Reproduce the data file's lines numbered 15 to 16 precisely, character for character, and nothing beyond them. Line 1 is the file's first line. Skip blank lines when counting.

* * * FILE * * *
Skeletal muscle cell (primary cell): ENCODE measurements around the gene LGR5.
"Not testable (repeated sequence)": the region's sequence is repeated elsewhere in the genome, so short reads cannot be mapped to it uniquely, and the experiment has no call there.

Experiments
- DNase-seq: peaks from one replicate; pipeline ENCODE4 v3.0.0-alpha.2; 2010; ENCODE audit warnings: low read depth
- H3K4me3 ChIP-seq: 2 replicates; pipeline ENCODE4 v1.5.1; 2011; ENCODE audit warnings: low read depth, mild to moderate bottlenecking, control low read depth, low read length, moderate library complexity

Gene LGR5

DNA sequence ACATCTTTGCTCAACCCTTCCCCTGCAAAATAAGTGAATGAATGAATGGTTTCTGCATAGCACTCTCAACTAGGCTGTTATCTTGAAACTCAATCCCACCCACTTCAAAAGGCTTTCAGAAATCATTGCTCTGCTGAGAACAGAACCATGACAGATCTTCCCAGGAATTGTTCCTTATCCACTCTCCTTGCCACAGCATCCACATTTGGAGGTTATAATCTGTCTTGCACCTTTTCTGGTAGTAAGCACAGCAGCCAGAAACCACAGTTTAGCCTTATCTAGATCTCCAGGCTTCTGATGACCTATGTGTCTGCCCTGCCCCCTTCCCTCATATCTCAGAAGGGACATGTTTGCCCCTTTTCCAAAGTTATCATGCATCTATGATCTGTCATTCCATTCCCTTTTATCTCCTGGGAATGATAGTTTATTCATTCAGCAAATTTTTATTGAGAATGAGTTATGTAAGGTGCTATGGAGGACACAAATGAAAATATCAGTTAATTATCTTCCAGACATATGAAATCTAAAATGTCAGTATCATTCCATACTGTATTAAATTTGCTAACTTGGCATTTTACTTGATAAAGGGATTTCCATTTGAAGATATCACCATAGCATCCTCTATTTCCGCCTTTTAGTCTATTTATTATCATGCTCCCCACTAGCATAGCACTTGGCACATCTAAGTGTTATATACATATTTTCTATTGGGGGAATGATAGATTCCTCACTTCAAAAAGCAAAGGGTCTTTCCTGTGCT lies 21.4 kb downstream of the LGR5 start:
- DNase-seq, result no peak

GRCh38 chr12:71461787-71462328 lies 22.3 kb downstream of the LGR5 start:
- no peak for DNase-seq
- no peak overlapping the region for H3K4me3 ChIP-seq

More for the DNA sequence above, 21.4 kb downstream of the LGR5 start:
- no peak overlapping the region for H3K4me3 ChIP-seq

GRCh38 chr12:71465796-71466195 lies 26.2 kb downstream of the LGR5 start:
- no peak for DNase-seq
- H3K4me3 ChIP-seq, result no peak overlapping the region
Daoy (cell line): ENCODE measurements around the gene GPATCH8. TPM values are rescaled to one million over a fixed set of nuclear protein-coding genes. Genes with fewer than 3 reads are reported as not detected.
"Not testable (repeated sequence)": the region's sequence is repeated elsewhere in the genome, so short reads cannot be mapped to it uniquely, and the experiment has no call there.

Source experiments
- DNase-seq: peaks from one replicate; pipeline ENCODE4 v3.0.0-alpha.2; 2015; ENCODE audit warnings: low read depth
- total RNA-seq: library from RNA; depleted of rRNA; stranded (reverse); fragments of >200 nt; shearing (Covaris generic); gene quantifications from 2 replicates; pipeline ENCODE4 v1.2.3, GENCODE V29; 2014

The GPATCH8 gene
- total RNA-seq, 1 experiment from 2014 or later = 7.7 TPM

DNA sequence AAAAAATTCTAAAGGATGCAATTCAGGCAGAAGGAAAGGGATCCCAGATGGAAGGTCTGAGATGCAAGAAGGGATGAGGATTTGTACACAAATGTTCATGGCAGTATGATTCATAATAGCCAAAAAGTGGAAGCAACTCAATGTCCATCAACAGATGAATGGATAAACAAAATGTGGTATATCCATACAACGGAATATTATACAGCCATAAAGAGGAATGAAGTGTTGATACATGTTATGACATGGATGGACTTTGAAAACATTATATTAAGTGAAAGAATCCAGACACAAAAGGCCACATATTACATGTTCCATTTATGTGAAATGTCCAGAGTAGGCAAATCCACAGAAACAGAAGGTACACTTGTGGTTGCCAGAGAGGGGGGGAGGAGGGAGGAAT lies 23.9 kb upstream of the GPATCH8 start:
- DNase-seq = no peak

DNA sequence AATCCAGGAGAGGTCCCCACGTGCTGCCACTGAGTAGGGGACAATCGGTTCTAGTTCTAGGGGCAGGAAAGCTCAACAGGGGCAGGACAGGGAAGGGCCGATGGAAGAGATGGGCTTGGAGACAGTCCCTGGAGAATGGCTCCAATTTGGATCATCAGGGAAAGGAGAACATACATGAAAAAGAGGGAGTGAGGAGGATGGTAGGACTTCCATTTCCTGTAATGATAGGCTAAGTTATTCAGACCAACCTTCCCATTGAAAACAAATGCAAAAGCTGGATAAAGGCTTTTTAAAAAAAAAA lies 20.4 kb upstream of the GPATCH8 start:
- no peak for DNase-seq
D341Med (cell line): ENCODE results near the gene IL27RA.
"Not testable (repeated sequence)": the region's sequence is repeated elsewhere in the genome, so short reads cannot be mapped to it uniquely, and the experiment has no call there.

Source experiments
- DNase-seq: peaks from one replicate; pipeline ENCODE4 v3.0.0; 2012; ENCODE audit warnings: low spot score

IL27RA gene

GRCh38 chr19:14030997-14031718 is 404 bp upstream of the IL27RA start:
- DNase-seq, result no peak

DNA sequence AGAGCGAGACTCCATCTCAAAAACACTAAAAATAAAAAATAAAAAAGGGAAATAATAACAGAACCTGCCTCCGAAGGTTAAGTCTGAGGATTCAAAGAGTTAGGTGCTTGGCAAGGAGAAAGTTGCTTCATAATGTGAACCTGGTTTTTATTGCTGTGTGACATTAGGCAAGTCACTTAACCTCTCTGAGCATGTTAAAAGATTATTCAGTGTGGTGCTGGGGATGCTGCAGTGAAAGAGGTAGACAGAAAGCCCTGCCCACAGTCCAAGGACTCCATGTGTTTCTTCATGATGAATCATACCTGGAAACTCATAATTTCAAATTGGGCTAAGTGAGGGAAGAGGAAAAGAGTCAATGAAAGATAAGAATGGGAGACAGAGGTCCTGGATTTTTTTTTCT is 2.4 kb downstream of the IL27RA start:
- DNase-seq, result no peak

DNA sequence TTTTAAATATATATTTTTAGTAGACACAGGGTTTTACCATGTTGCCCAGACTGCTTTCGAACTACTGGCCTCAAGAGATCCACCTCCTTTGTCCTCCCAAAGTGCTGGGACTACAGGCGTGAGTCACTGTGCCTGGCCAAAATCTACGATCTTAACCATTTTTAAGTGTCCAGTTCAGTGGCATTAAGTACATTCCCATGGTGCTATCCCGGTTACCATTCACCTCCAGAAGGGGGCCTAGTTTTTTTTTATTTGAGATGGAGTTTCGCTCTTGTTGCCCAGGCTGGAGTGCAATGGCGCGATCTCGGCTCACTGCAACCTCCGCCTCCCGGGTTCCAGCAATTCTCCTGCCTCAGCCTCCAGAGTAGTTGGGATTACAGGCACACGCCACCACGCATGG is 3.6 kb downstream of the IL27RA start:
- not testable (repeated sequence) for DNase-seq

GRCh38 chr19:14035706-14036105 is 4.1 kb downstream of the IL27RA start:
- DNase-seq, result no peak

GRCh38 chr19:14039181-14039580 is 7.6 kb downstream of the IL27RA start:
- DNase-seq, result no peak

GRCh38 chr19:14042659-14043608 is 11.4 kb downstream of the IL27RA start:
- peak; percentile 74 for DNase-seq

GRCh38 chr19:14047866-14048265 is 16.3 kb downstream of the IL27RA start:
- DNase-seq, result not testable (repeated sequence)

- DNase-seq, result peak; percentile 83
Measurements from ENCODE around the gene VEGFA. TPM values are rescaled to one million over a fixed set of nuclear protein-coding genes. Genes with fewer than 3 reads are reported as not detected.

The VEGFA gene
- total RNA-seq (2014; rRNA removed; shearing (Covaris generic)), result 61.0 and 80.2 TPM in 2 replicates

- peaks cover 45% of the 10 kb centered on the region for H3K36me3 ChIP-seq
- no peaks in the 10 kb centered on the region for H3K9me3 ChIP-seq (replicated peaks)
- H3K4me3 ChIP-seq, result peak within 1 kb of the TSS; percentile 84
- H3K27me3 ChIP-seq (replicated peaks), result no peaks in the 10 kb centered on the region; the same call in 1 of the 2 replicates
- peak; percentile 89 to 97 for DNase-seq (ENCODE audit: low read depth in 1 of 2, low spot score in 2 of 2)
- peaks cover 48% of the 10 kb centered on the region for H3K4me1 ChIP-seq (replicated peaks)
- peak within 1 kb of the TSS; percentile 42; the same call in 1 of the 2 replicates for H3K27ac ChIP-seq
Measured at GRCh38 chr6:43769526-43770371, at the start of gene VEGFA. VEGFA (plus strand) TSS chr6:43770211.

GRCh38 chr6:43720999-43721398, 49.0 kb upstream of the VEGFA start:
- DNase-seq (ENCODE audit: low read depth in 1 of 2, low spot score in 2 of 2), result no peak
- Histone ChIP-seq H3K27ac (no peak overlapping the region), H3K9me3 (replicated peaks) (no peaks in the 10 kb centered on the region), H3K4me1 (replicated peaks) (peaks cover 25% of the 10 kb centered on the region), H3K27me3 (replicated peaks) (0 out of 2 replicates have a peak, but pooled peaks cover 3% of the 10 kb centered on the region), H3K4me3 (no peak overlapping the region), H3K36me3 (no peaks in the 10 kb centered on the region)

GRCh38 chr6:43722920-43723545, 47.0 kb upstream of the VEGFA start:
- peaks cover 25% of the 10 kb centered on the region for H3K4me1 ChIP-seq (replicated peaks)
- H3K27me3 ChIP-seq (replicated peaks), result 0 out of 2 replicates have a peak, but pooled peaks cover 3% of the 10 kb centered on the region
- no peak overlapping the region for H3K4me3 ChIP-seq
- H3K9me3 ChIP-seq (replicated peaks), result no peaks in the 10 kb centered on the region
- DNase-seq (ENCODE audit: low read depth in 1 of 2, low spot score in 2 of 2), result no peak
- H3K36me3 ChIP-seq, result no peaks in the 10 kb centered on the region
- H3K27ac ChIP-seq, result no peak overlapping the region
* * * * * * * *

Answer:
- no peak for DNase-seq
- H3K4me3 ChIP-seq, result no peak overlapping the region